'Power Doesn't Care About AZ Hip-Hop': Billboard Blasts Local Radio Station

This picture of the billboard can be found on Respect the Underground's Instagram page.
This picture of the billboard can be found on Respect the Underground's Instagram page. Respect the Underground/Instagram
President Trump’s visit to the Valley may have been the talk of the week, but in the hip-hop world there was some serious controversy involving Phoenix’s longtime hip-hop station, KKFR Power 98.3 & 96.1.

Phoenix citizens may have noticed during their commute that a billboard on I-17 North near Jomax Road included a satirical logo of the long-running local hip-hop station Power that read, “Power doesn’t care about AZ Hip-Hop.”

The billboard was replaced by Respect the Underground, a record label and entertainment consulting firm that runs the annual Arizona Hip-Hop Festival in downtown Phoenix. In addition to the sign, rapper Bag of Tricks Cat released a diss track aimed at the local station on Facebook, including lines like "If you get a spin / It's going to be at 1 a.m. / because Power doesn't care about us."

JustUs Samuel, CEO of Respect the Underground, revealed the reasoning behind the billboard on a local podcast, Mat Mania Podcast, and through a video on the company's Facebook page.

“When I say Power doesn’t care about AZ hip-hop, I’m not calling out any one individual," Samuel said on the podcast. "I’m calling out the last 10 years of behavior.”

Samuel bemoaned the decrease in specialty shows focusing on local music, such as Street Heat of the Week and Friday Night Flavors, attributing the decline to the departure of former program director Karli Hustle.

“It was a beautiful time to be a part of Arizona hip-hop,” Samuel said.

Samuel believes that the station, which is not owned by a major chain such as iHeartMedia (KKFR is owned by Riviera Broadcast Group, which owns two other Phoenix-area stations and keeps corporate offices in Las Vegas) and supposedly has more freedom in terms of choosing rotation, could be the driving force behind the cultivation of a unique Arizona hip-hop sound. Despite this, Samuel said, Power makes the conscious decision to not play local records.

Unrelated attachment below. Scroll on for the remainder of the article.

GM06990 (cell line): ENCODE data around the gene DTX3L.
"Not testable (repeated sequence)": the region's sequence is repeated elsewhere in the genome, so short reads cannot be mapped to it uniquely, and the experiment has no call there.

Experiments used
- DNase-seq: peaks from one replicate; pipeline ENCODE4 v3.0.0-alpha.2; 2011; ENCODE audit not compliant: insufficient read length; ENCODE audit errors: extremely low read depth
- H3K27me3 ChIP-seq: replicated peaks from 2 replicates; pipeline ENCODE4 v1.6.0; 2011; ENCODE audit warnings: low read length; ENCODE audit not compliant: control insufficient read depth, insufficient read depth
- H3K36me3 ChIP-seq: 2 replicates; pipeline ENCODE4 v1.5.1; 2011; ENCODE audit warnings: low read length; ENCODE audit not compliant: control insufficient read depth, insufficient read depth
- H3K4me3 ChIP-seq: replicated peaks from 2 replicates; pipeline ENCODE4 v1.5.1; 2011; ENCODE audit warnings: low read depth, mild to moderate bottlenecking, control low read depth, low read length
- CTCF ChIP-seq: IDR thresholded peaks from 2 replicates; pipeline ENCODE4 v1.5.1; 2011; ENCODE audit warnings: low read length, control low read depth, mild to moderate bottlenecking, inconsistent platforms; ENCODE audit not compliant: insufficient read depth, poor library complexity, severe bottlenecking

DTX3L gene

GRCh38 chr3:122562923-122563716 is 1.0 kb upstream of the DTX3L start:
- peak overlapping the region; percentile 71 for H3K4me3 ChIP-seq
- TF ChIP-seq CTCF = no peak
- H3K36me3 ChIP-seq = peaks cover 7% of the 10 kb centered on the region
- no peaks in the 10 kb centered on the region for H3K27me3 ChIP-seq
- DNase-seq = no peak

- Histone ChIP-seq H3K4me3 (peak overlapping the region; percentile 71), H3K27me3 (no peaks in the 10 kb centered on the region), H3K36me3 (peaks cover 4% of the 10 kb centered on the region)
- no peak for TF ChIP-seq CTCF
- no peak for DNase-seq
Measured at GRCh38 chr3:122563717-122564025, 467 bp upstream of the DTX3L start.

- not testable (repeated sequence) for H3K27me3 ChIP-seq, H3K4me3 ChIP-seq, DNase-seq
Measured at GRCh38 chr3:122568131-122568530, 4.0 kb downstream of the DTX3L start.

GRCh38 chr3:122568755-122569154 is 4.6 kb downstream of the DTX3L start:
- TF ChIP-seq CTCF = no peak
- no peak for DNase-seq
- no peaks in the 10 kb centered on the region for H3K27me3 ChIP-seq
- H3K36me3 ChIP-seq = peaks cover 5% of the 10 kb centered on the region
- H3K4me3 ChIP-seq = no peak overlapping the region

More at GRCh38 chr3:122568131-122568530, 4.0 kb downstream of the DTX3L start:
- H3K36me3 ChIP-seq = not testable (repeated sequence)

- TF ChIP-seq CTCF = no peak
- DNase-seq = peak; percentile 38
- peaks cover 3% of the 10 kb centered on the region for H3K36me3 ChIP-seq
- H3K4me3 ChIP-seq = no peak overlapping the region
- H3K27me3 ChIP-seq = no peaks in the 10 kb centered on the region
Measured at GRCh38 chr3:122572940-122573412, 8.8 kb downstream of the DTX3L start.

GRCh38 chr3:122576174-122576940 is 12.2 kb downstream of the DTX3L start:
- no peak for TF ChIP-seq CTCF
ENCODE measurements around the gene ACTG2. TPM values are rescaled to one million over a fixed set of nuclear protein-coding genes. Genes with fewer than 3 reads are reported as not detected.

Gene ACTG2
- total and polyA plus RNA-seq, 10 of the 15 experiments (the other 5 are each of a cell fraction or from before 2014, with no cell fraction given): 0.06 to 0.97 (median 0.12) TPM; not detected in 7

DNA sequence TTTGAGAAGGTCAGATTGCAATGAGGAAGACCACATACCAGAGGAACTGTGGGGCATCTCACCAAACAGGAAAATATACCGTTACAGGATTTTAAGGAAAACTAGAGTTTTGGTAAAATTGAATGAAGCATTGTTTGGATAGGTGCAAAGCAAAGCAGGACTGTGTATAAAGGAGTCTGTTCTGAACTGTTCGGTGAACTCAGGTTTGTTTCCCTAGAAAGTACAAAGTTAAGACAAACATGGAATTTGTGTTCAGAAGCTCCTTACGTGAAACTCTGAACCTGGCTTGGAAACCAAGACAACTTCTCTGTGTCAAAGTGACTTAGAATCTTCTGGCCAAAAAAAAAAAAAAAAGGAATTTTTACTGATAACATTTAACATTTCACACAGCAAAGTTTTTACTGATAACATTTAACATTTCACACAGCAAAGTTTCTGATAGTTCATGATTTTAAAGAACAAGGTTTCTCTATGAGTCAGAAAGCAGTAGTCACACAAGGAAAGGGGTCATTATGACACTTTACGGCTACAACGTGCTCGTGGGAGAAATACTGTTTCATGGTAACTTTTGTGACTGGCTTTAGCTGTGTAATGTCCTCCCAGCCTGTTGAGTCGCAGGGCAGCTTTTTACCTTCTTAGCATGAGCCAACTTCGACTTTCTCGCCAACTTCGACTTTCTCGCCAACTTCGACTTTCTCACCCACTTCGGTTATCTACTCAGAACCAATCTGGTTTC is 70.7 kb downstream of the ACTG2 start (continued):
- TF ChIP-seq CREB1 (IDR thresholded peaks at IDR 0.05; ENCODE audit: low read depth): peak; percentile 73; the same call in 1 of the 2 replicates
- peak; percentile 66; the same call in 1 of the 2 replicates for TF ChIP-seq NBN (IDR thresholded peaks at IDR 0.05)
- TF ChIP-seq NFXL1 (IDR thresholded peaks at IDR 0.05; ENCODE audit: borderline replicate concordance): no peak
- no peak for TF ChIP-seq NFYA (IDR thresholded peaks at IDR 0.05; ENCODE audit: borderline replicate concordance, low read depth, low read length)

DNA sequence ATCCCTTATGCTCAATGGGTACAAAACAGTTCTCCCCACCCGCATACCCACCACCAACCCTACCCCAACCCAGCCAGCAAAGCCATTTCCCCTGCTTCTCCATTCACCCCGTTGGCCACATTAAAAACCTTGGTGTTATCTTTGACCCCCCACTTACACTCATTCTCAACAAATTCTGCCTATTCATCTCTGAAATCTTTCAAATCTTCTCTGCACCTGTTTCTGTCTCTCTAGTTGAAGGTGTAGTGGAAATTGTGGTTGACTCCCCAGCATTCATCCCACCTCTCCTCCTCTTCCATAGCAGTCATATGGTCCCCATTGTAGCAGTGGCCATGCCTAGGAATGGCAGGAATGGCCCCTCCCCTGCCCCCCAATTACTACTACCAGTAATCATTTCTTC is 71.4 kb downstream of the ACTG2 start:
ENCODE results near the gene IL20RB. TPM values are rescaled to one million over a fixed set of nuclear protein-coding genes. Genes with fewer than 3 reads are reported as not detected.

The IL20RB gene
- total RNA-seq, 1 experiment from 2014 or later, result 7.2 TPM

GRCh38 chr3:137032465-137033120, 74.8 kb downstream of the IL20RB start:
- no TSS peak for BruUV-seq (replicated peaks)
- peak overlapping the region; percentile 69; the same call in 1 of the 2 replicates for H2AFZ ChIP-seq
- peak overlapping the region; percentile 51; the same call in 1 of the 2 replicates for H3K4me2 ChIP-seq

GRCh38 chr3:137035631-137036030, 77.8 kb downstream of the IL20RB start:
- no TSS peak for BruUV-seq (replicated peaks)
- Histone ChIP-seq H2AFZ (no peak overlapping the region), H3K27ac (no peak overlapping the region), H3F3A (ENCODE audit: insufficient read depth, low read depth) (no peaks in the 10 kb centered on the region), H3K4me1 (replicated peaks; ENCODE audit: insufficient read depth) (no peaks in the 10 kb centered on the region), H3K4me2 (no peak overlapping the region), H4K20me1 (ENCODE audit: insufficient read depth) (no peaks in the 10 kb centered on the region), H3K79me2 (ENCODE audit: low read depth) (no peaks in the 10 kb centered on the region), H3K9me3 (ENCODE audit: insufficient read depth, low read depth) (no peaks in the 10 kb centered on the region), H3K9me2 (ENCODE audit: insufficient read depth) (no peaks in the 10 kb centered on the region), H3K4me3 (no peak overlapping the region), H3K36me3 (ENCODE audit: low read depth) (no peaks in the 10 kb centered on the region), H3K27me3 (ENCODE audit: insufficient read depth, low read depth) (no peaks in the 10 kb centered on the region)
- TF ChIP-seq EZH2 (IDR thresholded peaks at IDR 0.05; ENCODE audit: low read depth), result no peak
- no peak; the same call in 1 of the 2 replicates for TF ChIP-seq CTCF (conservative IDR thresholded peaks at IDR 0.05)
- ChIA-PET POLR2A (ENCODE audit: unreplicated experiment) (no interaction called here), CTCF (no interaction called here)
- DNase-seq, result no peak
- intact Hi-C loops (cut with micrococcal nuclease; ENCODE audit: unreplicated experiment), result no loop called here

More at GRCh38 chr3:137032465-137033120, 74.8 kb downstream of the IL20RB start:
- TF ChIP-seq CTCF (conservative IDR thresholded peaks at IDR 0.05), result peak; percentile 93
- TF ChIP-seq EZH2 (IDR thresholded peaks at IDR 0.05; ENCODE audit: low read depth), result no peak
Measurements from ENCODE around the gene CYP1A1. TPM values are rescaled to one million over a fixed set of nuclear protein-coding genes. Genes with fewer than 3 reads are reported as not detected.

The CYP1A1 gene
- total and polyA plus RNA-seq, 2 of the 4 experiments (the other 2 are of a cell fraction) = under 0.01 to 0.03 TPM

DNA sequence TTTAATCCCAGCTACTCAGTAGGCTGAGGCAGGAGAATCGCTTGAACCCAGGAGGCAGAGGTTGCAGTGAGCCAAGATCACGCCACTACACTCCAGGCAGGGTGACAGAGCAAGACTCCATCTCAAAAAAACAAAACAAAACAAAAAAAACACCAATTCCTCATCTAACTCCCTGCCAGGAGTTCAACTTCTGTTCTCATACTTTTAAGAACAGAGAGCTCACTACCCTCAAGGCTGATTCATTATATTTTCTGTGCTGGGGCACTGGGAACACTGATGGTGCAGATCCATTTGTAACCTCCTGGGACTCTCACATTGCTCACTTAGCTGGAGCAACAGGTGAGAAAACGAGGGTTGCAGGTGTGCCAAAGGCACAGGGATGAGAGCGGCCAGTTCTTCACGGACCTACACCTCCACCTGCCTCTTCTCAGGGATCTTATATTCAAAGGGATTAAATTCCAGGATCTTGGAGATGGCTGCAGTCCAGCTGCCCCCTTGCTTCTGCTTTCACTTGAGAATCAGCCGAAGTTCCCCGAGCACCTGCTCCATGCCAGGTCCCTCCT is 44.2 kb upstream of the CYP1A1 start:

Phoenix New Times
called Power for a response on why they don't play certain tracks.

“Here we don’t play every artist, and I’m going to be honest,” says Connie Banks, a radio host for Power and producer of the show Ground Zero, which features local acts, “I love hip-hop and I’m supportive of local artists. If you’re not good, you’re not coming.”

Banks emphasized that the station does care about Arizona hip-hop, but they are a business and if they feel a local rapper's song isn’t up to par, they will not run it. “You have to put in work to get to where you want to go. How could they say this? There’s a lot of artists that feel entitled, but they have to put in the work."

During his appearance on Mat Mania Podcast, Samuel gave examples of local artists making waves in the music industry he felt were being ignored. He name-dropped the rapper Futuristic, who featured on the song "Hold Each Other" by A Great Big World; the song's video has nearly 3 million views on YouTube. He also mentioned Delly Everyday, who is currently releasing a song daily.

“Why is he not on the morning show every morning at 7 a.m. debuting the song he did yesterday? Or breaking songs live?” Samuel said. “You don’t care. You don’t care about us. You don’t care about me you don’t care about the community. You don’t care if anybody really makes it, 'cause it doesn't put any money in your pocket."

That being said, has Power been doing anything to help the hip-hop scene in Phoenix? Besides Ground Zero, Banks also alluded to other efforts from the team. Jezuz, a DJ for the station, holds a “Freestyle Friday” segment to feature local rappers, posting clips on social media. Samuel doesn't seem satisfied by this, however.

"So you’re telling me out of 365 days a year and 50-plus weekends, you guys only play two hours of local music a month?” he said on the podcast.

Perhaps changes are on the way. Following the posts, the station promoted a Saturday call-in segment called "Saturday Night Spit Session," where local MCs can freestyle. 
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